River of the Princess
by Micha F. Lindemans
A long time ago, the land of Romania was devastated by a disastrous drought. Men crept about like ghosts with their bones starting through their skins and their lips drawn back so that their teeth lay bare. They wore nothing but a few rags upon their bodies. The beautiful princess Irina felt her heart breaking for pity, and wringing her hands, prayed thus, "Oh good God, hast Thou, then, quite forsaken me? Wilt Thou bring our poor land to destruction? Have we sinned yet more that we must endure such searchings-out of Thy wrath?" Then a soft, cool breath stole in, bearing a perfume as from the most beautiful of gardens, and a silvery voice spoke, "Help shall arise for thee out of a river. Only seek." Then, through the burning summer heat, the princess began a weary pilgrimage toward the rivers. Occasionally, she would stumble upon a starved little horse that would carry her for a short distance, and then fall down dead, even beneath her own light weight. Most of the time, however, Irina walked the barren land herself. She went up the Olt river, the Gin, the Buzau, the Siret, all the rivers both great and small. They flowed but meagerly over their stony beds, and those once mighty waters scarcely whispered as they went, they that of old were wont to rush and roar.
"Merciful God!", prayed the princess, "Let but a little cloud appear when I have found the river that is to help us!" But no cloud appeared, and she was forced to seek further and further. She was wandering for a second time up the banks of the Argesch, and was just about to turn sadly back, when she caught sight of the mouth of a little stream that she had not noticed before. Too tired to investigate, she lay herself to sleep beside the river.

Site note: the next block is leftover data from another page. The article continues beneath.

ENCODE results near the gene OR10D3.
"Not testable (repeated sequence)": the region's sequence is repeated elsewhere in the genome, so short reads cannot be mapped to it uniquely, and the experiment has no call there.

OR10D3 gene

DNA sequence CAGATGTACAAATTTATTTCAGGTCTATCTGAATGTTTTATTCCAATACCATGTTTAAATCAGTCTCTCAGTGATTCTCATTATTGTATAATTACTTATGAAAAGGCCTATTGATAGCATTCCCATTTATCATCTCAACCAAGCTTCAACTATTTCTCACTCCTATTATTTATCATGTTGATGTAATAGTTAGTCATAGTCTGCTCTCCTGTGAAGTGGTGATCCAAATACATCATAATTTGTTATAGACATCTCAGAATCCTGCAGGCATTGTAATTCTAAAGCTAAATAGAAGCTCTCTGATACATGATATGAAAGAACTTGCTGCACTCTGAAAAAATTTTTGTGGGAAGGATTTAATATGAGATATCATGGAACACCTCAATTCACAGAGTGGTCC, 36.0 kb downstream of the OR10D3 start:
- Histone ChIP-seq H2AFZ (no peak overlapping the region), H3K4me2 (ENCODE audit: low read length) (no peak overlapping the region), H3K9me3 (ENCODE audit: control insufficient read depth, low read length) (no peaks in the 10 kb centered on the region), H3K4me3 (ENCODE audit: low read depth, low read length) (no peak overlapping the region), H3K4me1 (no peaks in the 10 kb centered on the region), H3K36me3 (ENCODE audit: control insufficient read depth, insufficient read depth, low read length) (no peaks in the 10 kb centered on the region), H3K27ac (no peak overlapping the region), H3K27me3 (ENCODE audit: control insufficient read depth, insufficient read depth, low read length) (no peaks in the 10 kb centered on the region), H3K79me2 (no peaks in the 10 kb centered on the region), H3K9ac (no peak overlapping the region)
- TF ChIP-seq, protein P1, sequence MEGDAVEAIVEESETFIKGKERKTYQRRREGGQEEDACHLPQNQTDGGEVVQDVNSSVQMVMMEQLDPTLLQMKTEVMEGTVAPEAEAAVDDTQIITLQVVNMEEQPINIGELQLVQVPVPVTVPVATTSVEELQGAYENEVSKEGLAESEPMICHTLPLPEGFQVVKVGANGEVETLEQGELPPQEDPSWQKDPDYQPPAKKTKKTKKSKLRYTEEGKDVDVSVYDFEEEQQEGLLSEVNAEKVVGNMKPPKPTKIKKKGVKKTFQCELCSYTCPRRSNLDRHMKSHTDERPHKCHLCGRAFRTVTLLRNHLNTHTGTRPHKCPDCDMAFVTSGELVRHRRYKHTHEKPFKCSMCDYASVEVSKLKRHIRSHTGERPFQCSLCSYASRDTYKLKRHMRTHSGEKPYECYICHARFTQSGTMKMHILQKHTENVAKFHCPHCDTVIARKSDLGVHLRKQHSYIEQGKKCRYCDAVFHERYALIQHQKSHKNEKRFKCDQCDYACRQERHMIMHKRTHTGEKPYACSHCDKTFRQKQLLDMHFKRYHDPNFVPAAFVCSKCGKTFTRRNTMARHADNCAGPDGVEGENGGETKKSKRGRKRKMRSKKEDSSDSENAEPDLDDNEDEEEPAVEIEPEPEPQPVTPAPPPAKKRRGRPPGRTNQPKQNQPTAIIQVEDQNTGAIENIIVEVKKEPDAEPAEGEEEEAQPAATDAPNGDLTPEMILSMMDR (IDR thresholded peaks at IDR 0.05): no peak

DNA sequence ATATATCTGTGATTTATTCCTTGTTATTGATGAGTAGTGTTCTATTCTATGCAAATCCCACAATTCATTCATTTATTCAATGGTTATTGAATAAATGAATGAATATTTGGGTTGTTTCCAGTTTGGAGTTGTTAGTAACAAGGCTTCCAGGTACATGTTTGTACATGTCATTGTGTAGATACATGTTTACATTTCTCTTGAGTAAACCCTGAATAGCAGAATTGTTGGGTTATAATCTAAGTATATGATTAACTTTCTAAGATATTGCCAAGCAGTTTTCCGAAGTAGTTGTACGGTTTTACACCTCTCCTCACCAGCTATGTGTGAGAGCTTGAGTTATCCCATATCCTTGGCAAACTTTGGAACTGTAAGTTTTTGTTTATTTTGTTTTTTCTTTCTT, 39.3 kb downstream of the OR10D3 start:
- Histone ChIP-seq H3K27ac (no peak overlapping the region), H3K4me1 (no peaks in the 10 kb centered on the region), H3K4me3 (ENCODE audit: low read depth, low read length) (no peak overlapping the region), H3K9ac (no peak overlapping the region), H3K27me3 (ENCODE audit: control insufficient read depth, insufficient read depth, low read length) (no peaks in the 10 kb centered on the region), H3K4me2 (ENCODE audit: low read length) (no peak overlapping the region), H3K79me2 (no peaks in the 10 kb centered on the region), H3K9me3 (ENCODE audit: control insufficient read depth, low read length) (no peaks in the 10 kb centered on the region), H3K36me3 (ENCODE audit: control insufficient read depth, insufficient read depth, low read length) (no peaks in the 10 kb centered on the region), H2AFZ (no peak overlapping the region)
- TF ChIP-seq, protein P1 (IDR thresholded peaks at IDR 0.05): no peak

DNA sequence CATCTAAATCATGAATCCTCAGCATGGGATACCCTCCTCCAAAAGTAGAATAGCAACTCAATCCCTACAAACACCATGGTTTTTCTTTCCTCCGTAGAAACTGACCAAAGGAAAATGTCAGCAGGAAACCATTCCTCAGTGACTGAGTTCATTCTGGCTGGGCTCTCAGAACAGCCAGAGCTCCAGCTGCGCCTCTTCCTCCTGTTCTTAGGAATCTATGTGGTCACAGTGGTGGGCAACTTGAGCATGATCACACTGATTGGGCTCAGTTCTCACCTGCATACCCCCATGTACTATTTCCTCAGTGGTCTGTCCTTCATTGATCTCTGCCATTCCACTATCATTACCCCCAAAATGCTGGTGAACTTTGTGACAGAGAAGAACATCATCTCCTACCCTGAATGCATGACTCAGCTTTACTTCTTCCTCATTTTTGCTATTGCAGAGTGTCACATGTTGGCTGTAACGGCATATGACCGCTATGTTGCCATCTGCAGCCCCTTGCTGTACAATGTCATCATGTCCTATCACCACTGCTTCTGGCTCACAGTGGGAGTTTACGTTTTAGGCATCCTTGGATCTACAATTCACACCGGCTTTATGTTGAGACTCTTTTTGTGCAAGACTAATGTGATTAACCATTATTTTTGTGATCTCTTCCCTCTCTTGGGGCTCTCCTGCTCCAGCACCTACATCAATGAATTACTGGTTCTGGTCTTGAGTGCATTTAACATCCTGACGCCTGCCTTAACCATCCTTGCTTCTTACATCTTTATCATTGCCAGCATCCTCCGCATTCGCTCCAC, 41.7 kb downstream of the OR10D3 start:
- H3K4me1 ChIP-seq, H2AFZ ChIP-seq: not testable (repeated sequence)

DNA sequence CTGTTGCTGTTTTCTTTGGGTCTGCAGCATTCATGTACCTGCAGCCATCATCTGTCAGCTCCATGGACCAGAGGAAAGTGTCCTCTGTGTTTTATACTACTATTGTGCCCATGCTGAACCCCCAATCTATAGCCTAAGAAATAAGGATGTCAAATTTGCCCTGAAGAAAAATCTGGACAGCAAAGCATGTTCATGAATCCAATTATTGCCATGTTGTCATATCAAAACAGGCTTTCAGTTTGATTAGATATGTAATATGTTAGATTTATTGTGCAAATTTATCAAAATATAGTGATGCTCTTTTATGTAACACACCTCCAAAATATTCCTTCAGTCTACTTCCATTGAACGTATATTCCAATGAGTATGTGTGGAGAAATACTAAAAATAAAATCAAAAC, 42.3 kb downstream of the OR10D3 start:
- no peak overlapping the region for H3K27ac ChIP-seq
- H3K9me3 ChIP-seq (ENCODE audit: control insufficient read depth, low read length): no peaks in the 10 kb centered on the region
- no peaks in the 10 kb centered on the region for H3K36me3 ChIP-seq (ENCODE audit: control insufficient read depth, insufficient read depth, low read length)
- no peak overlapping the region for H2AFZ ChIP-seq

When she awoke the next morning, the river was no longer brown, but clear and blue as the air, and at the bottom of the water something shone and glittered as the sunbeams themselves. She girt up her garments and waded in to find out what it was that shone with so wondrous a gleam. And lo! it was pure gold. She fell on her knees, right there in the stream, and gave God thanks, aloud and earnestly. She had found gold and now she could finally help. The princess went carefully on through the water and gathered up the golden grains and little fragments, filling her mantle with them until the burden was almost too heavy to bear. Then, she hurried home with her treasure and poured it out before her husband. Her children were yet alive, though weak and sorely exhausted. They scarcely knew her again, so emaciated and sunburnt she was. With the treasure, they sent forth messengers into distant lands to buy corn, maize and hay, seeds and cattle; and the river never grew weary of giving gold until the famine was at an end, and laughing, green, and sleek cattle covered the Romanian meadows once more.